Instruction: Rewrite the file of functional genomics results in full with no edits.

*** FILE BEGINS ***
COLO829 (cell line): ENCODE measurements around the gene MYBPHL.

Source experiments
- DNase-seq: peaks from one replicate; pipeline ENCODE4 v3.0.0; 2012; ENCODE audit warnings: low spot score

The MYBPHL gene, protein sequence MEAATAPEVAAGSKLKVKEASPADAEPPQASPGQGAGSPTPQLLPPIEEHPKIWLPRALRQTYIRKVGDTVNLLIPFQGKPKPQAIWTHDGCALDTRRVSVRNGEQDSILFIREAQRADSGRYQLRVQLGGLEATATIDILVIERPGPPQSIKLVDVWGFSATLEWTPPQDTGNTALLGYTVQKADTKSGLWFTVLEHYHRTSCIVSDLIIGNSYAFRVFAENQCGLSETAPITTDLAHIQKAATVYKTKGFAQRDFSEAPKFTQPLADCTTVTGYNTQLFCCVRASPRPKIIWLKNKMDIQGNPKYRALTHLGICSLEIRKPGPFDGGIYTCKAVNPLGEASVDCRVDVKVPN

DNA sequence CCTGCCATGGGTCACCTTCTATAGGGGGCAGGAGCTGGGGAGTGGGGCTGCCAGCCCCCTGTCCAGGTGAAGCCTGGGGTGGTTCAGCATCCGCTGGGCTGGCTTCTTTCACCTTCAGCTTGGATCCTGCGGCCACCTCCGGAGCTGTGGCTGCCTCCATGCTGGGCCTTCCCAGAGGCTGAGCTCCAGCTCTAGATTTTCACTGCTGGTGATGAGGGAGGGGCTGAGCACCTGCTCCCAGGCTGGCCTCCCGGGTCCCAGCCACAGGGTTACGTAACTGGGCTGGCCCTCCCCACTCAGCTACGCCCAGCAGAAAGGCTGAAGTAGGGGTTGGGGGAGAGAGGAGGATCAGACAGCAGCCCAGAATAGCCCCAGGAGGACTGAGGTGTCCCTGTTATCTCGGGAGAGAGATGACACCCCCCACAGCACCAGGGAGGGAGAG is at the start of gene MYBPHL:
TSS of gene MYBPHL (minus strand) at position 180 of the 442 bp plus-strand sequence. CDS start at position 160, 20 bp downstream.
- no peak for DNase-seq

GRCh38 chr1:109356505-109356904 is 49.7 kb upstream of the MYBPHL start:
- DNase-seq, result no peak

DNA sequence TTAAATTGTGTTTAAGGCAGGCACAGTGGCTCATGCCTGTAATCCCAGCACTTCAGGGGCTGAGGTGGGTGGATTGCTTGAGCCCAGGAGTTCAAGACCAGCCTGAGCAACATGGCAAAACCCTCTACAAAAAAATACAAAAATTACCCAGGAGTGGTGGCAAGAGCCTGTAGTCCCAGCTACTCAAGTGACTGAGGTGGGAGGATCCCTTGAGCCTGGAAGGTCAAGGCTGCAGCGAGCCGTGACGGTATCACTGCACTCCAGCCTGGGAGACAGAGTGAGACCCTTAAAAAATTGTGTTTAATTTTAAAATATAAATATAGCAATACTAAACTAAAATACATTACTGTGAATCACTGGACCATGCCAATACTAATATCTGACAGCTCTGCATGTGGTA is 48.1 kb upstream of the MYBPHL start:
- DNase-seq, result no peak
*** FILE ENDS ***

COLO829 (cell line): ENCODE measurements around the gene MYBPHL.

Source experiments
- DNase-seq: peaks from one replicate; pipeline ENCODE4 v3.0.0; 2012; ENCODE audit warnings: low spot score

The MYBPHL gene, protein sequence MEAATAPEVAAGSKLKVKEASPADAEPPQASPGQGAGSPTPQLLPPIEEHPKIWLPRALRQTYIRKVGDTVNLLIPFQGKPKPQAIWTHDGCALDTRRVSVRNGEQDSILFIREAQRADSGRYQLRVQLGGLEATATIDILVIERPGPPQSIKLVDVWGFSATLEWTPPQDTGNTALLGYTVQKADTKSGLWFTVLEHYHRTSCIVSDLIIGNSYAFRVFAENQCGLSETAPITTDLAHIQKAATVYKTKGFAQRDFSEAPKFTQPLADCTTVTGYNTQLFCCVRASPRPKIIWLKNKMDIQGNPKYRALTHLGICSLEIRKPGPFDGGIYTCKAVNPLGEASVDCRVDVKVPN

DNA sequence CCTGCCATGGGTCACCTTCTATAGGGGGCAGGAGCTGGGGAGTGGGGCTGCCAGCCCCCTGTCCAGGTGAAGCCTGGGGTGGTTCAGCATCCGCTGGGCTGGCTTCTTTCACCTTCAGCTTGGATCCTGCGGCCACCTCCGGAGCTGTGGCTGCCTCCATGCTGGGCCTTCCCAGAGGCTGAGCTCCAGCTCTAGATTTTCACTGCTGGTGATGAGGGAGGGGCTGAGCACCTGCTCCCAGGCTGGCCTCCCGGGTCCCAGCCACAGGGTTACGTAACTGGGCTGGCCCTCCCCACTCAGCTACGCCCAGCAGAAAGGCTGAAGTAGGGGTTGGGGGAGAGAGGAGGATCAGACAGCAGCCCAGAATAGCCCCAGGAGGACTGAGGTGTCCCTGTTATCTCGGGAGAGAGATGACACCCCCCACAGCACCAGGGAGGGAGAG is at the start of gene MYBPHL:
TSS of gene MYBPHL (minus strand) at position 180 of the 442 bp plus-strand sequence. CDS start at position 160, 20 bp downstream.
- no peak for DNase-seq

GRCh38 chr1:109356505-109356904 is 49.7 kb upstream of the MYBPHL start:
- DNase-seq, result no peak

DNA sequence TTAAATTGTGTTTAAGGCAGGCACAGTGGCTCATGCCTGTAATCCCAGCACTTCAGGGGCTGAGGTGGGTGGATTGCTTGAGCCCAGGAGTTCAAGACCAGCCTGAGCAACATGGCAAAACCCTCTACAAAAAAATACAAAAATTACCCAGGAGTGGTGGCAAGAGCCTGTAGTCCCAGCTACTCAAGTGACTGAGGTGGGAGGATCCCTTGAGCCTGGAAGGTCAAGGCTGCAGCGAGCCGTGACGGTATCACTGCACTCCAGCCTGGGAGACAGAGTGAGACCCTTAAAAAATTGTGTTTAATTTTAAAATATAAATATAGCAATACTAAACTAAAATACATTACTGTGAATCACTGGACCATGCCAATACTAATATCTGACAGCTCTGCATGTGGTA is 48.1 kb upstream of the MYBPHL start:
- DNase-seq, result no peak